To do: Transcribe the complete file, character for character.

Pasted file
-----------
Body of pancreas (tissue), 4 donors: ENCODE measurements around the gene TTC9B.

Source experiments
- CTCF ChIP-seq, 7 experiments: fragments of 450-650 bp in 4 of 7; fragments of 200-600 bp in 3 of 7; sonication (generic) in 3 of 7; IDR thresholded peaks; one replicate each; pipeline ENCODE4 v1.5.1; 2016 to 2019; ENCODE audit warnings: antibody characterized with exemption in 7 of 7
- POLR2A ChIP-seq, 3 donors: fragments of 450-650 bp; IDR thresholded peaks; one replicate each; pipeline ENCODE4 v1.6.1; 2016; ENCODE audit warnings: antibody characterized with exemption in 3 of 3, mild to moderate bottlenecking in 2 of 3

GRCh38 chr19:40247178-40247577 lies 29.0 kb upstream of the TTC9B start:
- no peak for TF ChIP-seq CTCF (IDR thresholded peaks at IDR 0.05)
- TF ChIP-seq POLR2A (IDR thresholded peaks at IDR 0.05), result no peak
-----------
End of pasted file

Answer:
Body of pancreas (tissue), 4 donors: ENCODE measurements around the gene TTC9B.

Source experiments
- CTCF ChIP-seq, 7 experiments: fragments of 450-650 bp in 4 of 7; fragments of 200-600 bp in 3 of 7; sonication (generic) in 3 of 7; IDR thresholded peaks; one replicate each; pipeline ENCODE4 v1.5.1; 2016 to 2019; ENCODE audit warnings: antibody characterized with exemption in 7 of 7
- POLR2A ChIP-seq, 3 donors: fragments of 450-650 bp; IDR thresholded peaks; one replicate each; pipeline ENCODE4 v1.6.1; 2016; ENCODE audit warnings: antibody characterized with exemption in 3 of 3, mild to moderate bottlenecking in 2 of 3

GRCh38 chr19:40247178-40247577 lies 29.0 kb upstream of the TTC9B start:
- no peak for TF ChIP-seq CTCF (IDR thresholded peaks at IDR 0.05)
- TF ChIP-seq POLR2A (IDR thresholded peaks at IDR 0.05), result no peak